thumbnail Fig. 7

Simulated WAC view of the image taken on 5 September 2014 around 06:36:14 UTC (months before the outburst) with the NAC FOV marked in gray square (top panel), NAC image in RGB (middle panel) with the source region in RGB (bottom panel). R: IR, G: Hydra, B: Green. The best estimate of the jet source point is marked by the red cross and the ellipse provides the 2σ uncertainty of the source location.

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The source region consists mainly of rocky terrain (Auger et al. 2015) but some smooth parts are also visible. The constructed virtual source point of the jet itself lies inside a fractured part of rocky terrain in the close vicinity of roundish features of different sizes. The roundish features are ranging in diameter from 260 m and were interpreted by Auger et al. (2015) as ancient degassing conduits.

Oklay et al. (2016) investigated large parts of the Imhotep region using spectral techniques and the potentially active regions are detected based on spectral slopes. The detected source region of the outburst (bottom panel of Fig. 7) was one of the potential activity sources detected by Oklay et al. in the images taken on 5 September 2014, long before the outburst was observed. In this study, we extract the source Fig. 7) and investigate the spectral properties of the region separately. Details of the spectral analysis methods and the definitions can be found in Oklay et al. (2016).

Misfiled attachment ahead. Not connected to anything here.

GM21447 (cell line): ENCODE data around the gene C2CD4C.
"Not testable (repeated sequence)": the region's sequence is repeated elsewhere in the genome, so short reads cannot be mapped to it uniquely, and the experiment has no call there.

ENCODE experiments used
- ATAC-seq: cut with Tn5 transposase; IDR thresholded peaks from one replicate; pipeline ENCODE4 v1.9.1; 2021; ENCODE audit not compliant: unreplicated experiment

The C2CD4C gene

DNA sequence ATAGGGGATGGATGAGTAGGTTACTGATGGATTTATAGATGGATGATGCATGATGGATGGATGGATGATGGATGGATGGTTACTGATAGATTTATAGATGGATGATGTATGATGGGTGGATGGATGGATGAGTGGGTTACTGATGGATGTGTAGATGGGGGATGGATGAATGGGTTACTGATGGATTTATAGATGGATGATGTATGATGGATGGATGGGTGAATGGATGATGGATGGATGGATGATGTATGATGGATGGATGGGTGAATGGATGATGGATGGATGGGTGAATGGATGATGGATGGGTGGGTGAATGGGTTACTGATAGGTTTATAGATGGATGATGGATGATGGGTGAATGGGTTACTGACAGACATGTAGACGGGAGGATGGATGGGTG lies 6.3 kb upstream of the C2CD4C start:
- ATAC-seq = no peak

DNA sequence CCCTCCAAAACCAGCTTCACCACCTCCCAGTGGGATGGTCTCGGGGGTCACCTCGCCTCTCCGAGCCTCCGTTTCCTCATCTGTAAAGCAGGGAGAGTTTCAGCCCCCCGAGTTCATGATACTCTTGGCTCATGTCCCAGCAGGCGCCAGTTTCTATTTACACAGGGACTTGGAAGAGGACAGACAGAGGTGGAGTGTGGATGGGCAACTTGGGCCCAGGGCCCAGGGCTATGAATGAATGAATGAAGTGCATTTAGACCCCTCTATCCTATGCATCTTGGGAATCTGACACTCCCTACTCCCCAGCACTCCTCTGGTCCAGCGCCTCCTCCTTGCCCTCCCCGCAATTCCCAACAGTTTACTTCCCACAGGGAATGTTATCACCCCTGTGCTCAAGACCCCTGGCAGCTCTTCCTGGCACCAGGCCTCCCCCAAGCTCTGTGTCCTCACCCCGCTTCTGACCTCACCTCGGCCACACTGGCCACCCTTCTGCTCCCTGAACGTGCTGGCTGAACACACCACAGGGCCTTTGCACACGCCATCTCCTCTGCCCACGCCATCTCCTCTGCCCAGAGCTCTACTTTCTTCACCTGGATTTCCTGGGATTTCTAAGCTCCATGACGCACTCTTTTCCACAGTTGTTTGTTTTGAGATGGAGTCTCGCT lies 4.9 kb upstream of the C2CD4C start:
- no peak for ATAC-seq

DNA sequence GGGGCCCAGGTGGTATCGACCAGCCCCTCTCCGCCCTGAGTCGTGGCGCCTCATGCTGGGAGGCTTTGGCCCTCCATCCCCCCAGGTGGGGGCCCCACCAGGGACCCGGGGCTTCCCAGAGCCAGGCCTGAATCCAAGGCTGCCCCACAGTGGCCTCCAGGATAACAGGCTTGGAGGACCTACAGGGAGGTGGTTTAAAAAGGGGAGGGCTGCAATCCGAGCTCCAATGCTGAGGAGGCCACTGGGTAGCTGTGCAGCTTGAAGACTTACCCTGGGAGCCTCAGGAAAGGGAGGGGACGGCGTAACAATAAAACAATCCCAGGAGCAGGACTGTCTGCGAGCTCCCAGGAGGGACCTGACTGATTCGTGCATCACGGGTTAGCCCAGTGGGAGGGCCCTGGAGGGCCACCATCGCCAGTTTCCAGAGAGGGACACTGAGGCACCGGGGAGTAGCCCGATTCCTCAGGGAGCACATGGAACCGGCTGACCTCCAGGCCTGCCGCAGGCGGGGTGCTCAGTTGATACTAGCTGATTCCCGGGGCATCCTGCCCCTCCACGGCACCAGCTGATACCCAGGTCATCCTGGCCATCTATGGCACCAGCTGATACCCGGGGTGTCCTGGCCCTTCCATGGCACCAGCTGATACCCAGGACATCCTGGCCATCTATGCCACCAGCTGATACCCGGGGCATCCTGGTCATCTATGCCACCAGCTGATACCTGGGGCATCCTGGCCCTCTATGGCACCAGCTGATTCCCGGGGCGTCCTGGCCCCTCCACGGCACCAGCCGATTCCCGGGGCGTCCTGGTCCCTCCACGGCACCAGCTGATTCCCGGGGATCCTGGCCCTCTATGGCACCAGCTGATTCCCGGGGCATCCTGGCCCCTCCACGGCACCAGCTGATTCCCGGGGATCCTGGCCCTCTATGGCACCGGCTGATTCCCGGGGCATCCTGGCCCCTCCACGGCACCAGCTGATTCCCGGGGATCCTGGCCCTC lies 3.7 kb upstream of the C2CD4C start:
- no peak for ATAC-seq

The source region detected in this study is displayed as a decorrelation stretched image in Fig. 8a) which emphasizes the variety in colors in the region. Variegation is clear in the vicinity of the roundish features once compared with the rest of the visible surface. Spectral slopes are presented in Fig. 8b) showing that these regions belong to the active regions group defined by Oklay et al. (2016), due to their lower spectral slopes (1012%/100 nm between 536 nm and 882 nm) than their vicinity (1215%/100 nm), which is in the group of mixed regions. The latter correspond to either surfaces partially covered by material ejected from active spots or inactive areas peppered with small bright spots, which are currently interpreted as minor ice deposits. The best estimate of the source point is located in the active region class although the uncertainty in the determination of the source cannot exclude that the jet comes from the mixed regions.

thumbnail Fig. 8

Detected outburst region, a) decorrelation stretched image, b) spectral slope, the white cross indicates the best estimate of the jet source point and the ellipse provides the 2σ uncertainty.

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4.4. Dust cross section and mass

The specific radiance received from the optically thin dust coma can be expressed as: (1)where pλ is the geometric albedo of the dust particles at wavelength λ, φ(α) is the phase function at phase angle α, f(θ,λ) is the specific solar flux (in W m-2 nm-1 at 1 AU) and rh is the heliocentric distance in AU, and fcoma is the dust filling factor, that is the fraction of a pixel covered by dust. The assumption of neglectable optical thickness is justified by the observation that even the maximum coma brightness at the base of the most prominent jets is only about 3% of the average nucleus brightness.